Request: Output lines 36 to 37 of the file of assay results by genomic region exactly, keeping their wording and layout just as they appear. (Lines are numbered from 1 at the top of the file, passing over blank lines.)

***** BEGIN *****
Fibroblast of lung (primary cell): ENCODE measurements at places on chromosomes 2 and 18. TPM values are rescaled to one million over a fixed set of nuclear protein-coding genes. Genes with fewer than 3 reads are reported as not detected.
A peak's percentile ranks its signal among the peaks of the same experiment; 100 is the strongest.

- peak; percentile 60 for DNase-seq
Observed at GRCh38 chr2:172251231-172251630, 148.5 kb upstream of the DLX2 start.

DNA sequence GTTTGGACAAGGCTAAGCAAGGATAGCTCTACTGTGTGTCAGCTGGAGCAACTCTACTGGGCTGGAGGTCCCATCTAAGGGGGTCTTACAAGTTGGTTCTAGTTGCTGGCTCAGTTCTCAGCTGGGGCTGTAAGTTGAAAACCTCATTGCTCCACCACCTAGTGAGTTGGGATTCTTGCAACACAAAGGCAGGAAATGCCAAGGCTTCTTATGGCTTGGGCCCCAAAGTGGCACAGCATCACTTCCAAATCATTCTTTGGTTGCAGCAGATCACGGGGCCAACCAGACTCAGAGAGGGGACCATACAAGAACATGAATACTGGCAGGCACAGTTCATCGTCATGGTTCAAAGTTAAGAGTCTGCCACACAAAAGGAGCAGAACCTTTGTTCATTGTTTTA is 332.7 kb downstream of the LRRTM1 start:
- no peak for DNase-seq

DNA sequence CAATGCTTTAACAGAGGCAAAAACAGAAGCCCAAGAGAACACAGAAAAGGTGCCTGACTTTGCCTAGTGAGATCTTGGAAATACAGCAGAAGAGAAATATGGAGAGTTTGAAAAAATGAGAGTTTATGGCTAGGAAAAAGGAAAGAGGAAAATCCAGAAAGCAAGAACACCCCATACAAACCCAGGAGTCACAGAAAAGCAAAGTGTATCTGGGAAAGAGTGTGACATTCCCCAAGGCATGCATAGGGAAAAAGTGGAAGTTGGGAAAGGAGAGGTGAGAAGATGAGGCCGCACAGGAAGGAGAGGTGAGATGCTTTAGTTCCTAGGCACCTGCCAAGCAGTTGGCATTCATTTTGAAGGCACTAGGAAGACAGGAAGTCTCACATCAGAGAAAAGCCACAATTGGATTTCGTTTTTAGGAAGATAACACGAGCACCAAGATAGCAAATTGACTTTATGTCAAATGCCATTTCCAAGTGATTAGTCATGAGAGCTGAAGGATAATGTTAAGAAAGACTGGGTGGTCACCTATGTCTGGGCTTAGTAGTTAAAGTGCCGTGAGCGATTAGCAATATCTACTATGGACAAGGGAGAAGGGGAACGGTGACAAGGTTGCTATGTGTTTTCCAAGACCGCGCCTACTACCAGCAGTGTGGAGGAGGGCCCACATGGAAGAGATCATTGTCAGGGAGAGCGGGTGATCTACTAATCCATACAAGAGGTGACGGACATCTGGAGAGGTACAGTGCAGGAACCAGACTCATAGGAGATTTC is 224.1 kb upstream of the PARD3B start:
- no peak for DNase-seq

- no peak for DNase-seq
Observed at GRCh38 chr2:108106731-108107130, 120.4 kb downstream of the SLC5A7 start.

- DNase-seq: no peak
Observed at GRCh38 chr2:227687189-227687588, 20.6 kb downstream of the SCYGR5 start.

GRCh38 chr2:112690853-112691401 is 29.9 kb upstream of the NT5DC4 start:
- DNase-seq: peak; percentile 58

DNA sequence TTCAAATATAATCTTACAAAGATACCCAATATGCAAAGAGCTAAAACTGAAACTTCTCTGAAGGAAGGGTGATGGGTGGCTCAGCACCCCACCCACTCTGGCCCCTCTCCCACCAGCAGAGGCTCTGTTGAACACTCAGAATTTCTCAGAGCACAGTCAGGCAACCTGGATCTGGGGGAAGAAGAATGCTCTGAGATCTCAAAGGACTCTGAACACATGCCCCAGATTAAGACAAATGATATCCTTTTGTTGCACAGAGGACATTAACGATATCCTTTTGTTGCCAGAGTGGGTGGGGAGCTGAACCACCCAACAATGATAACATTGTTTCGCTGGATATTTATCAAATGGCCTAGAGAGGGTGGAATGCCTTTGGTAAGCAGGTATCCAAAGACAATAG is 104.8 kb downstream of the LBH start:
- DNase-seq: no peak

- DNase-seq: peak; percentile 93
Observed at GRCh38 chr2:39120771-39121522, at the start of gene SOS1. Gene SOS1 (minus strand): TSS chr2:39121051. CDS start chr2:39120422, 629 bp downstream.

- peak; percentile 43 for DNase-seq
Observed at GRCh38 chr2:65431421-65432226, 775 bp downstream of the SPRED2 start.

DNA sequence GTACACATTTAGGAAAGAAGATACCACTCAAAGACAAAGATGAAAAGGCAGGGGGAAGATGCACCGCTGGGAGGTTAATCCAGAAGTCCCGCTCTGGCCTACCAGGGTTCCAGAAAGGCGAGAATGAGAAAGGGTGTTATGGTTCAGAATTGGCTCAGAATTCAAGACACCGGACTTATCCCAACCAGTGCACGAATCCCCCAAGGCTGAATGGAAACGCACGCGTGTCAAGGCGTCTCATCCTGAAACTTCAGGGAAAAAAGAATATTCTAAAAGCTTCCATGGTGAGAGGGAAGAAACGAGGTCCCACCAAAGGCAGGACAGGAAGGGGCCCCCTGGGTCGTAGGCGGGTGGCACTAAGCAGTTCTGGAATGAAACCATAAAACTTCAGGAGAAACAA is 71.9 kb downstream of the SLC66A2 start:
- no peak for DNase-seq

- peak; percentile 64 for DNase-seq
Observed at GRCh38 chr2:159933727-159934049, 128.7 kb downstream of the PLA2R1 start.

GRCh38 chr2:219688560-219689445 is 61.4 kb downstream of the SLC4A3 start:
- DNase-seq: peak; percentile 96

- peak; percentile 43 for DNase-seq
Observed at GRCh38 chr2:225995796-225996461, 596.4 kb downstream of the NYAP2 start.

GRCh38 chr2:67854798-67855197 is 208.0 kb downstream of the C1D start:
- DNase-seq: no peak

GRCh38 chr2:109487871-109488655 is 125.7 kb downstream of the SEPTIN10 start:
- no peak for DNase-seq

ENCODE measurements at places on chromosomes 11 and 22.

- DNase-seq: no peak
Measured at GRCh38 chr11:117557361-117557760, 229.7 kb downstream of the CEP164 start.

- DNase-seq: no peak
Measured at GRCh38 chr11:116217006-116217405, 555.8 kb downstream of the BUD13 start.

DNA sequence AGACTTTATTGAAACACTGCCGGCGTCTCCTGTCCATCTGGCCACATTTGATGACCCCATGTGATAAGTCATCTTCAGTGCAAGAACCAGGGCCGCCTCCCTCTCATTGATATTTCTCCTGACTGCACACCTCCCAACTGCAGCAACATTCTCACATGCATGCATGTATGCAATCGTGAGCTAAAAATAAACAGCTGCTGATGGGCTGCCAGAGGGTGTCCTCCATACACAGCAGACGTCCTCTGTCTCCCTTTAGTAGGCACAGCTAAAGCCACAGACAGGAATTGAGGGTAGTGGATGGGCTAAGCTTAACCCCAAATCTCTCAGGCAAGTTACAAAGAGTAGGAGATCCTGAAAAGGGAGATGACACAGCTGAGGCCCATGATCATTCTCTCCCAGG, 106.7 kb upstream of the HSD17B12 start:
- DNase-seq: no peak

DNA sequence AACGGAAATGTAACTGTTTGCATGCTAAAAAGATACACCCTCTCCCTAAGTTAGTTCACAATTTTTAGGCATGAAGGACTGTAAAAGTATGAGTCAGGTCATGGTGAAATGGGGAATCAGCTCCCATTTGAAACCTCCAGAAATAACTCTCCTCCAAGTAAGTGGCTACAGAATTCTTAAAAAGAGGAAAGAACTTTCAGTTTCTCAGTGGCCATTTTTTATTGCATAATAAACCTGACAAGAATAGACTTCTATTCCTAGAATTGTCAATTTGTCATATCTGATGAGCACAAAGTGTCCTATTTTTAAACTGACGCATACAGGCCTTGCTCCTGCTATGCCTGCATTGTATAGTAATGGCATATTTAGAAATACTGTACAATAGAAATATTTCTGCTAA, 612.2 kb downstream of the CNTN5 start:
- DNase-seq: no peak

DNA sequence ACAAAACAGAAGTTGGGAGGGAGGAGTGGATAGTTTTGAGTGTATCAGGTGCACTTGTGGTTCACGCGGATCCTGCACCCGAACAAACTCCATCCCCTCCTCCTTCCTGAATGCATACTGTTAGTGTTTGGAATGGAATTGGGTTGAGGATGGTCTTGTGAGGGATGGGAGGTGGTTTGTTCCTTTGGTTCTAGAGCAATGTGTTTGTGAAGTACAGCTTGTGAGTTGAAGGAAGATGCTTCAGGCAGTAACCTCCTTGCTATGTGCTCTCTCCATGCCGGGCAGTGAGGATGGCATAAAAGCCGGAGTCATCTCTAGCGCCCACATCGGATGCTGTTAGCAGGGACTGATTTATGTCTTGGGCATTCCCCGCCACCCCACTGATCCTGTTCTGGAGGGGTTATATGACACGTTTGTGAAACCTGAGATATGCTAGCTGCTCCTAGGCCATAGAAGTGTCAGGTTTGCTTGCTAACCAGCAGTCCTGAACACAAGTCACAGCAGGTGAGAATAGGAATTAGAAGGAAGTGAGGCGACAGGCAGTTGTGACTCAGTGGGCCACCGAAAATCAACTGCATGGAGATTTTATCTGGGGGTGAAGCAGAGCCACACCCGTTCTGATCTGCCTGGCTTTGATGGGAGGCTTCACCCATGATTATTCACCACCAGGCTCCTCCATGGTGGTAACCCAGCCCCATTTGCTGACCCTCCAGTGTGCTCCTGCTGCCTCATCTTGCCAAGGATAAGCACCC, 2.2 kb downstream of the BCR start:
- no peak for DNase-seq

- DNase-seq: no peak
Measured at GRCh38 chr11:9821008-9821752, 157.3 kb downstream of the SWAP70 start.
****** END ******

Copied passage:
- DNase-seq: no peak
Measured at GRCh38 chr11:116217006-116217405, 555.8 kb downstream of the BUD13 start.